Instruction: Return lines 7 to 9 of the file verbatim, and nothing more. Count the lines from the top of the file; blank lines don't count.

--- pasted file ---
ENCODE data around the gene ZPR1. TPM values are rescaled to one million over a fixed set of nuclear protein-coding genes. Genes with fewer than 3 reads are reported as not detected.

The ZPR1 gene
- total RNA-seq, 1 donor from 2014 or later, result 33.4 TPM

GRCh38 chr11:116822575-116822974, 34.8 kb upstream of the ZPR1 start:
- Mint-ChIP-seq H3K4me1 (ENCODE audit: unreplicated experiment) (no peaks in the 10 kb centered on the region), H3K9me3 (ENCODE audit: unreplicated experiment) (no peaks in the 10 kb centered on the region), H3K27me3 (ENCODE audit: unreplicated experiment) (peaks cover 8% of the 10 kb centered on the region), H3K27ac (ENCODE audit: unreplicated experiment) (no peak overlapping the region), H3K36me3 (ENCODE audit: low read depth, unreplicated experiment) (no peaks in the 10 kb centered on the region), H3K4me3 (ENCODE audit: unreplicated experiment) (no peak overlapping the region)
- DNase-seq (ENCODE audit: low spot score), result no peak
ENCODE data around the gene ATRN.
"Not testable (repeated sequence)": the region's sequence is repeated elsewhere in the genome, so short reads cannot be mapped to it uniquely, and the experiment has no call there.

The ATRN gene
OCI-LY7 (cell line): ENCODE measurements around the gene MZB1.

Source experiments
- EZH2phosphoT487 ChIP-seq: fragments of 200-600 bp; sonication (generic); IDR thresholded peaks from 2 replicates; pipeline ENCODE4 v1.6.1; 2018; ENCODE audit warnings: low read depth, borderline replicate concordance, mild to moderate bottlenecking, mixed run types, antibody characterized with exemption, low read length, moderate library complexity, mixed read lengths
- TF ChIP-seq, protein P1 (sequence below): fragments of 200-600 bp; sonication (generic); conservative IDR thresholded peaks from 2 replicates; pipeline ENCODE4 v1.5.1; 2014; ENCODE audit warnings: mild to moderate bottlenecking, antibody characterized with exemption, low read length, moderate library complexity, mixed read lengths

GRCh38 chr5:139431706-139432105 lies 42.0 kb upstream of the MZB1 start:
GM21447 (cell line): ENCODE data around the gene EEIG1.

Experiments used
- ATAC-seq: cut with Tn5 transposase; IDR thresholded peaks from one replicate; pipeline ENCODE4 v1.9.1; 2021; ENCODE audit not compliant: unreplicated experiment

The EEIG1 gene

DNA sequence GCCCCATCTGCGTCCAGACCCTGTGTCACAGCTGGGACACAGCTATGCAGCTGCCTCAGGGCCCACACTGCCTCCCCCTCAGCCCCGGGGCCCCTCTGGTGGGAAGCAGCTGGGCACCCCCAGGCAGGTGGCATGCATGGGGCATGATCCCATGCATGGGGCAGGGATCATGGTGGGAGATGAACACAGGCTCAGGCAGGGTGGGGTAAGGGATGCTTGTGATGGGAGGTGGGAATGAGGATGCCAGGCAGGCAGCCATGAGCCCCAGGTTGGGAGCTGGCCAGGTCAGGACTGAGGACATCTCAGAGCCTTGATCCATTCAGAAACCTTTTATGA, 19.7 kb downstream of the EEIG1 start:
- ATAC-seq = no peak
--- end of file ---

ENCODE data around the gene ATRN.
"Not testable (repeated sequence)": the region's sequence is repeated elsewhere in the genome, so short reads cannot be mapped to it uniquely, and the experiment has no call there.

The ATRN gene